As an evergreen, eastern redcedar provides good nesting and roosting
cover for many birds. These include nest sites for Cooper's hawks and
roosting sites for eastern screech-owls, short-eared owls, and saw-whet
owls. Dense thickets of eastern redcedar provide good escape and hiding
cover for deer and small mammals.

 

Eastern redcedar establishes well on abandoned surface mines, agricultural
fields, and logging sites and is used to recover highly eroded, nutrient-poor
soils. Use of eastern redcedar for rehabilitating strip-mines is most effective
in calcareous spoils due to its slow growth on acid banks. Many cultivars of
eastern redcedar are available, with variations primarily based on overall
tree shape and the color of female cones. Commercial nurseries use
propagation by rooted cuttings and grafting for vegetative reproduction
of eastern redcedar.

 

The aromatic oils found in eastern redcedar heartwood repel clothing moths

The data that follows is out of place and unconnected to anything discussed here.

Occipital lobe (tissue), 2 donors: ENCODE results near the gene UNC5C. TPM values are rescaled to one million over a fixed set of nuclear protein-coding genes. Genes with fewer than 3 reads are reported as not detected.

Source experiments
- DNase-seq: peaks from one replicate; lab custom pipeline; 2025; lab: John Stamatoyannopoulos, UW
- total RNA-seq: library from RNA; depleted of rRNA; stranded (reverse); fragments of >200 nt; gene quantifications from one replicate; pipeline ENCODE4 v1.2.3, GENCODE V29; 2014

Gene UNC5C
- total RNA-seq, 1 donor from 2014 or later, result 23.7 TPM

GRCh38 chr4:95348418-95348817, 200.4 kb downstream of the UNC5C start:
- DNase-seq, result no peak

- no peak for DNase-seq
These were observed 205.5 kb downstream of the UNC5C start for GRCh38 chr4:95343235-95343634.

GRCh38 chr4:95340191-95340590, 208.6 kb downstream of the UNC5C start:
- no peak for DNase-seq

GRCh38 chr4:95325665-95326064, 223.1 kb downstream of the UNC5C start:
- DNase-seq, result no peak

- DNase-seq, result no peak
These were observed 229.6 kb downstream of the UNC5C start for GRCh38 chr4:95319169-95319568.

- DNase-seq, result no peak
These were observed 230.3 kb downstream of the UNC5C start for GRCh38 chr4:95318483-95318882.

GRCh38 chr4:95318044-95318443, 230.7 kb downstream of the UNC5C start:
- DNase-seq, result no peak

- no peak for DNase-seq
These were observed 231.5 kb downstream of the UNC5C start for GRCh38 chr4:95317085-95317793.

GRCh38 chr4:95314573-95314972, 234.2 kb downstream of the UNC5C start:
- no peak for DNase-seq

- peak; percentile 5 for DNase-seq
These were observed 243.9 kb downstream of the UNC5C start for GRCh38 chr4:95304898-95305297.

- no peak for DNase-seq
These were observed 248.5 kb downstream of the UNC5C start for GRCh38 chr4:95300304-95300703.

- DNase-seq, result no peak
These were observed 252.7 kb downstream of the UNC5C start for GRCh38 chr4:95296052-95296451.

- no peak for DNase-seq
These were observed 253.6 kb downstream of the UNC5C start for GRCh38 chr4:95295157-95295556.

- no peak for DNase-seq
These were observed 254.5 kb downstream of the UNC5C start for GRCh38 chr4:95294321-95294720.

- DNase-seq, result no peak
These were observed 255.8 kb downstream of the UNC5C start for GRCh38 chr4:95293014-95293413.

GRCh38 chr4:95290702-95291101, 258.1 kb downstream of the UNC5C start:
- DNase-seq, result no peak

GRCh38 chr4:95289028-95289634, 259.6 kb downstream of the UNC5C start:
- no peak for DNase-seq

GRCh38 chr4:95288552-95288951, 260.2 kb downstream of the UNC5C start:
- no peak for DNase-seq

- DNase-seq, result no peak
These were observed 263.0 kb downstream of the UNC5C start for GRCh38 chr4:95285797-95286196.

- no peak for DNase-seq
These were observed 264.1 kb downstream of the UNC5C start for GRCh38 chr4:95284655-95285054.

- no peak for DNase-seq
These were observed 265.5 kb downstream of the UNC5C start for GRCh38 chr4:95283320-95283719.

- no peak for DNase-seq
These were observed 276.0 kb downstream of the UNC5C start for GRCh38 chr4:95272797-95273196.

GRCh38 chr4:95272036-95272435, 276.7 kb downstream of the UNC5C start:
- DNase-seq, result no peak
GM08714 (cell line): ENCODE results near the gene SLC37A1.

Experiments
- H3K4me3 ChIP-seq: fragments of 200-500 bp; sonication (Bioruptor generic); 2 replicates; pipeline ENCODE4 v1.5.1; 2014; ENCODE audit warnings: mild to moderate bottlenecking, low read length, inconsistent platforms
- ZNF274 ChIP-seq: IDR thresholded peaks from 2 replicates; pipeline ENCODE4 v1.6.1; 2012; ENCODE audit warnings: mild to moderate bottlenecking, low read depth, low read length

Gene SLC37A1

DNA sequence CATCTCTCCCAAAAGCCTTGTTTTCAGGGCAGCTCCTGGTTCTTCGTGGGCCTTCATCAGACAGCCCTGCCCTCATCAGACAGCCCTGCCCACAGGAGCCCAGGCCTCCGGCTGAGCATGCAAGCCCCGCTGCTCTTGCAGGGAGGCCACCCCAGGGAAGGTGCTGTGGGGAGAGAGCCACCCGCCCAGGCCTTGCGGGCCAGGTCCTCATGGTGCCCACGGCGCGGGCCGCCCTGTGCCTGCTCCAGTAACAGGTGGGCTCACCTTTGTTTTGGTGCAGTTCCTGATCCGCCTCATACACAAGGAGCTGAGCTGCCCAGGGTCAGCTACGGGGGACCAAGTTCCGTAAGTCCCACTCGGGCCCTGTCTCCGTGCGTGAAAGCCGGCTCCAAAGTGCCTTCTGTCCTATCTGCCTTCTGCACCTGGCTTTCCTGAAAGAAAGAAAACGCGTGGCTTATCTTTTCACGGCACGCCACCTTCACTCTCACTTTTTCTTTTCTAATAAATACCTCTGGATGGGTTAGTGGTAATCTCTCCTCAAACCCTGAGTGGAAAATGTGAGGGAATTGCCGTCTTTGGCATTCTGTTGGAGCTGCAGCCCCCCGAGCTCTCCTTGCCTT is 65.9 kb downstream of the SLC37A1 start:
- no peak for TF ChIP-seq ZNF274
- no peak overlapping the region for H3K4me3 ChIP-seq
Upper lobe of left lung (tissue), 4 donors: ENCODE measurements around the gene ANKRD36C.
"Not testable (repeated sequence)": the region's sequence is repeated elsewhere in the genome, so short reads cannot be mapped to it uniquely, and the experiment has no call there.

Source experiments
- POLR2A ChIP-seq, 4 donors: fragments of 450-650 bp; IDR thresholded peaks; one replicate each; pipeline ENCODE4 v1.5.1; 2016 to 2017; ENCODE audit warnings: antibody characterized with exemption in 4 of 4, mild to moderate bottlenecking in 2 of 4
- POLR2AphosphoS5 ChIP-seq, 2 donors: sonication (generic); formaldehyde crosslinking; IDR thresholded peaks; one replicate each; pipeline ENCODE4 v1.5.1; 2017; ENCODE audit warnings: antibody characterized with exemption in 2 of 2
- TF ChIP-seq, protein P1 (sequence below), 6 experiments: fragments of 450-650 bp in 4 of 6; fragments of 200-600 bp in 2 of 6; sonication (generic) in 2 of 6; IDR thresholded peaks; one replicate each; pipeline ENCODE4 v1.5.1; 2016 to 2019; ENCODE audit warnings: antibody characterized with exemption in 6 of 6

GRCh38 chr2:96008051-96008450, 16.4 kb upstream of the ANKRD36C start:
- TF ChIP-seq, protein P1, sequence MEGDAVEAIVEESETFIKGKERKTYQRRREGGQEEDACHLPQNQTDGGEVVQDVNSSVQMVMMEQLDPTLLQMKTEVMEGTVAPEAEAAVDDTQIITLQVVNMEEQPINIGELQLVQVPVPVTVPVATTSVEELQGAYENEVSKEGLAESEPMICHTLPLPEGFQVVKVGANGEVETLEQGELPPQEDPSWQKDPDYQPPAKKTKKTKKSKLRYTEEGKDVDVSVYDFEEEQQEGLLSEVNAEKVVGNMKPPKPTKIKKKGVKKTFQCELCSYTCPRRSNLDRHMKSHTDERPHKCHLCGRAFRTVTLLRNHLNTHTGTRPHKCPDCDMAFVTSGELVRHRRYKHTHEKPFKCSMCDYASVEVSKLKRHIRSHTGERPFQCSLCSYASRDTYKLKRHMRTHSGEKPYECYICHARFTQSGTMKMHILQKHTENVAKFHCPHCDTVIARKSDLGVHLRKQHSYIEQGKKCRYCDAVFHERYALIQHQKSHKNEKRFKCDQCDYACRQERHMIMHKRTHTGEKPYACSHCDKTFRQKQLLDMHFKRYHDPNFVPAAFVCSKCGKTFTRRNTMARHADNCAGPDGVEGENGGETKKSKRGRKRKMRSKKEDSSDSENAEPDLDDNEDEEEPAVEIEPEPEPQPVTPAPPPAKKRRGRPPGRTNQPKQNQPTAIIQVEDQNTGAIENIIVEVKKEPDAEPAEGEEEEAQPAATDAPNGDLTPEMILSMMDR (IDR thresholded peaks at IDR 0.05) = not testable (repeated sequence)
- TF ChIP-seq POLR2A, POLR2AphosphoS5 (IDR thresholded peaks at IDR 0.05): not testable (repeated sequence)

and are widely used in perfumes. Aromatic oils are toxic to some ant species
(Argentine ant and odorous house ant), and eastern redcedar mulch is
effective in discouraging ant colonization. Eastern redcedar oils are also
effective in repelling Formosan subterranean termites. Heartwood
extractives may inhibit growth of fungi and bacteria. Eastern redcedar
heartwood has approximately 10 times the oil extractives of sapwood.
Due to a higher proportion of heartwood to sapwood in closed-canopy
stands of eastern redcedar, trees grown under closed stand conditions
may contain 4 to 5 times as much oil in the bolewood as open-grown
trees of the same diameter.

 

Eastern redcedar heartwood is resistant to attack by termites and has
greater commercial value than sapwood. The principal product of eastern
redcedar is fenceposts, though it is also used for lumber, poles, boats,
paneling, closets, chests, and pencils. The aromatic heartwood is commonly
used for chests or closet lining. On most sites, eastern redcedar grows
slowly, and long rotations are required to produce conventional sawlogs.